Novel antibody that targets the N-terminal domain of SARS-CoV-2 identified

The current coronavirus disease 2019 (COVID-19) pandemic has led to the development of more than 200 vaccine candidates; however, only a few of these vaccines have been licensed for human use. Most of the current COVID-19 vaccines encode the severe acute respiratory syndrome coronavirus 2 (SARS-CoV-2) full-length spike (S) protein, including two stabilizing proline mutations (S2P).

Although vaccines against SARS-CoV-2 have been developed at an unprecedented speed, questions regarding the efficacy and durability of protective immunity remain, primarily due to the emergence of several SARS-CoV-2 variants of concern (VOCs).

Study: An antibody targeting the N-terminal domain of SARS-CoV-2 disrupts the spike trimer. Image Credit: Preechar Bowonkitwanchai / Shutterstock.com

Study: An antibody targeting the N-terminal domain of SARS-CoV-2 disrupts the spike trimer. Image Credit: Preechar Bowonkitwanchai / Shutterstock.com

Background

Many groups have studied antibodies against VOCs, focusing on potency and structure. It has also been reported that unrelated individuals can produce genetically and functionally similar clones of antibodies post-vaccination or infection.

The receptor-binding domain (RBD) of the SARS-CoV-2 S protein interacts with the human angiotensin-converting enzyme 2 (ACE2) receptor to gain entry inside cells. Additionally, the N-terminal domain (NTD) of S also interacts with receptors or co-receptors to promote viral attachment and infection via the ACE2 receptor pathway.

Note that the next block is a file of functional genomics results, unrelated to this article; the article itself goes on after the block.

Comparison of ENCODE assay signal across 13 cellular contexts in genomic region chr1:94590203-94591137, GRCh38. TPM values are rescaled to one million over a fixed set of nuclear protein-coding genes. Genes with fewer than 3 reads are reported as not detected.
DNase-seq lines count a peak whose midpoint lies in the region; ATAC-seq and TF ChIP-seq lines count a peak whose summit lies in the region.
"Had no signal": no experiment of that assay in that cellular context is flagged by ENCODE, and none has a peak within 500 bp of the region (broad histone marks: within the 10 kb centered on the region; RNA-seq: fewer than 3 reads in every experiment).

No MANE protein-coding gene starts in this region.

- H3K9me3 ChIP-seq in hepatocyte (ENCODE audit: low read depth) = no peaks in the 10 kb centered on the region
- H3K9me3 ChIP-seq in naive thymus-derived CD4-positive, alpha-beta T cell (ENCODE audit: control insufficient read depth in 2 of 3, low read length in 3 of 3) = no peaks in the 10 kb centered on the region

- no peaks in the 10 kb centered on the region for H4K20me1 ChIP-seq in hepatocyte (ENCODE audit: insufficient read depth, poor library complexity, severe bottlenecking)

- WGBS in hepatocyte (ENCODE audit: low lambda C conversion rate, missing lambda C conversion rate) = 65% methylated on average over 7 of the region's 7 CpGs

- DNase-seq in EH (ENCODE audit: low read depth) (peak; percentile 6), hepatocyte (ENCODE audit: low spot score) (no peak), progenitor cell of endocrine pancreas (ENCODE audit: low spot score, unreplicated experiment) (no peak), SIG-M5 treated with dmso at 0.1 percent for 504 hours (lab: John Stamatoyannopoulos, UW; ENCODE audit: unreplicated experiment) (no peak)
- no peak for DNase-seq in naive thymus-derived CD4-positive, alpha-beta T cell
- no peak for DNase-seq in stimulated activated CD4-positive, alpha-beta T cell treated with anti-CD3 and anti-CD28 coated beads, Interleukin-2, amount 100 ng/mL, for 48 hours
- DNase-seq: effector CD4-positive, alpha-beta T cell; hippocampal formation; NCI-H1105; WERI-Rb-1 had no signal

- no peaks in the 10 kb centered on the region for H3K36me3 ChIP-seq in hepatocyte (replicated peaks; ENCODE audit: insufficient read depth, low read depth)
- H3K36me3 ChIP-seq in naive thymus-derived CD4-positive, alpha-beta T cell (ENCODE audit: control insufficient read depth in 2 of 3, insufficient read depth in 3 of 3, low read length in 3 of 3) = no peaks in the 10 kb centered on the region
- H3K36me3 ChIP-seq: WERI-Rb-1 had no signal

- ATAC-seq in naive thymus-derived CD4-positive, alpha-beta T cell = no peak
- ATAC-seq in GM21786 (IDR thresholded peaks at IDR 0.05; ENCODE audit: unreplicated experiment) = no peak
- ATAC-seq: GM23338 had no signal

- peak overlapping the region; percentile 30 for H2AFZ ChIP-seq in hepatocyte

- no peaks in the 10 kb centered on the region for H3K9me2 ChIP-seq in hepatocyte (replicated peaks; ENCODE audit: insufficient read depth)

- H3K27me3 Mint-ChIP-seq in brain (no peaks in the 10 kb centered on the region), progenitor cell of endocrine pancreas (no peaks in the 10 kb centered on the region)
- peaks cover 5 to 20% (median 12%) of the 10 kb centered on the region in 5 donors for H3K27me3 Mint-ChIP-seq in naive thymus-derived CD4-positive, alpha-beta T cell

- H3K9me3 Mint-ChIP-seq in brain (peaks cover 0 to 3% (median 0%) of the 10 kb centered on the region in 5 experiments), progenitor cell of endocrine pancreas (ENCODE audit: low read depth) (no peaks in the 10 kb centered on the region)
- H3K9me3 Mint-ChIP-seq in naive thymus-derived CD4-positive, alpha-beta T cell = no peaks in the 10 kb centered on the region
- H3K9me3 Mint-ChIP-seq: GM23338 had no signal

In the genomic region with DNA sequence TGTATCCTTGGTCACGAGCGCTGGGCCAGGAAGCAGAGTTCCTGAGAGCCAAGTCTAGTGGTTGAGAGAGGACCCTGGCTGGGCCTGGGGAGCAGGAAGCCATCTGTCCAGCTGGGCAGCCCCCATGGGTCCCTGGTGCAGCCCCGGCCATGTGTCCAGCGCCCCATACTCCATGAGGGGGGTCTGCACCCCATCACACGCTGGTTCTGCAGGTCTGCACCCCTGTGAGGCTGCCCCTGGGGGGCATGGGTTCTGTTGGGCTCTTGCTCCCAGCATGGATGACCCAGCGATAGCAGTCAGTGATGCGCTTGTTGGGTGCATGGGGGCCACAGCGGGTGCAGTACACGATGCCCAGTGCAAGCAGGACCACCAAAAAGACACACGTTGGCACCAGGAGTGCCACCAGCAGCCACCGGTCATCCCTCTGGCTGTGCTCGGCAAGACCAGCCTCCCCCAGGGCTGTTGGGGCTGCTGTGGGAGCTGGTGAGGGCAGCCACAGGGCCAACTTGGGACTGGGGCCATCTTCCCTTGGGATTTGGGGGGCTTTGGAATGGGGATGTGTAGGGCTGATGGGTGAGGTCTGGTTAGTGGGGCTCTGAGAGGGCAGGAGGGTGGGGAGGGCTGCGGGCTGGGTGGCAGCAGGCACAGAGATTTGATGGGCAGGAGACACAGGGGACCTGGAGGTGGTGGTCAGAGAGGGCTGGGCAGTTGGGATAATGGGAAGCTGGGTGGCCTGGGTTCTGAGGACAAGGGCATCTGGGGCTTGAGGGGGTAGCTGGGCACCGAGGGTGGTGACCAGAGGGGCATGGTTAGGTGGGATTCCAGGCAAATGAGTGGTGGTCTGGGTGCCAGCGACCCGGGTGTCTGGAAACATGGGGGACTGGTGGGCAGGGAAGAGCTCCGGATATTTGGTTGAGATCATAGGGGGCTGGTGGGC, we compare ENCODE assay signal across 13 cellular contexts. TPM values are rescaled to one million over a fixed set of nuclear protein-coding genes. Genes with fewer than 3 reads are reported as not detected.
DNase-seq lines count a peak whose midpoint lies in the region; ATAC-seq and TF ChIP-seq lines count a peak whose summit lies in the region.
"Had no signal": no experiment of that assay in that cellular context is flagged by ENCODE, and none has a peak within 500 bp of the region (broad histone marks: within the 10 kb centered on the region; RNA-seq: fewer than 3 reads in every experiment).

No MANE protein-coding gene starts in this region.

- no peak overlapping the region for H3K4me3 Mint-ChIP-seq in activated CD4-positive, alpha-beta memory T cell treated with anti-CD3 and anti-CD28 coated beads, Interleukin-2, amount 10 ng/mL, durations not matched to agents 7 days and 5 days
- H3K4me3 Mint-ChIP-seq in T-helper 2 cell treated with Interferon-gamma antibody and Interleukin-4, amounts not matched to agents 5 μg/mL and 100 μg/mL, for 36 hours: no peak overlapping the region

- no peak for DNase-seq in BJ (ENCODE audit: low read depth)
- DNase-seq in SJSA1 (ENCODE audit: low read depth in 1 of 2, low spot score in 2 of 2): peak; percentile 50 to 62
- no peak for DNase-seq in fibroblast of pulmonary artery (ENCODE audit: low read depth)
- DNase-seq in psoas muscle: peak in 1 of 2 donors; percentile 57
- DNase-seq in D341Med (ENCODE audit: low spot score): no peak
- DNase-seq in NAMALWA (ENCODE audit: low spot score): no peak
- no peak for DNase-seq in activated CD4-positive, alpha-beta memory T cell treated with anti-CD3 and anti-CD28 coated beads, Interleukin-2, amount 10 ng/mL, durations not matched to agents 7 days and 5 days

The NTD also helps to evade neutralization by binding biliverdin through the recruitment of tetrapyrrole rings. The NTD can also exhibit conformational flexibility that results in wide tissue tropism. Therefore, the functional qualities of the human antibody response against NTD are not completely understood.

A new study published on the preprint server bioRxiv* discusses the targeted discovery of NTD-reactive antibodies from an individual who had recovered from SARS-CoV-2 infection with the help of the single-B-cell barcoding LIBRA-seq antibody discovery technology.

About the study

The current study involved an investigation of peripheral blood B-cells from four individuals who had a history of laboratory-confirmed symptomatic SARS-CoV-2 infection, as well as one healthy donor who served as a negative control. Antigen-specific B-cell sorting was performed using cells that were stained and mixed with DNA-barcoded antigens and other antibodies. Thereafter, sample preparation, library preparation, and sequencing of the DNA-barcoded antigens were carried out followed by bioinformatic analysis.

High-throughput antibody expression was performed with the help of microscale transfections followed by monoclonal antibody (mAb) production and purification. The researchers also involved several assays including enzyme-linked immunosorbent (ELISA) binding assays, cell-surface antigen-display assay, focus reduction neutralization test (FRNT), high-throughput real-time cell analysis (RTCA) neutralization assay, and conventional throughput neutralization assay.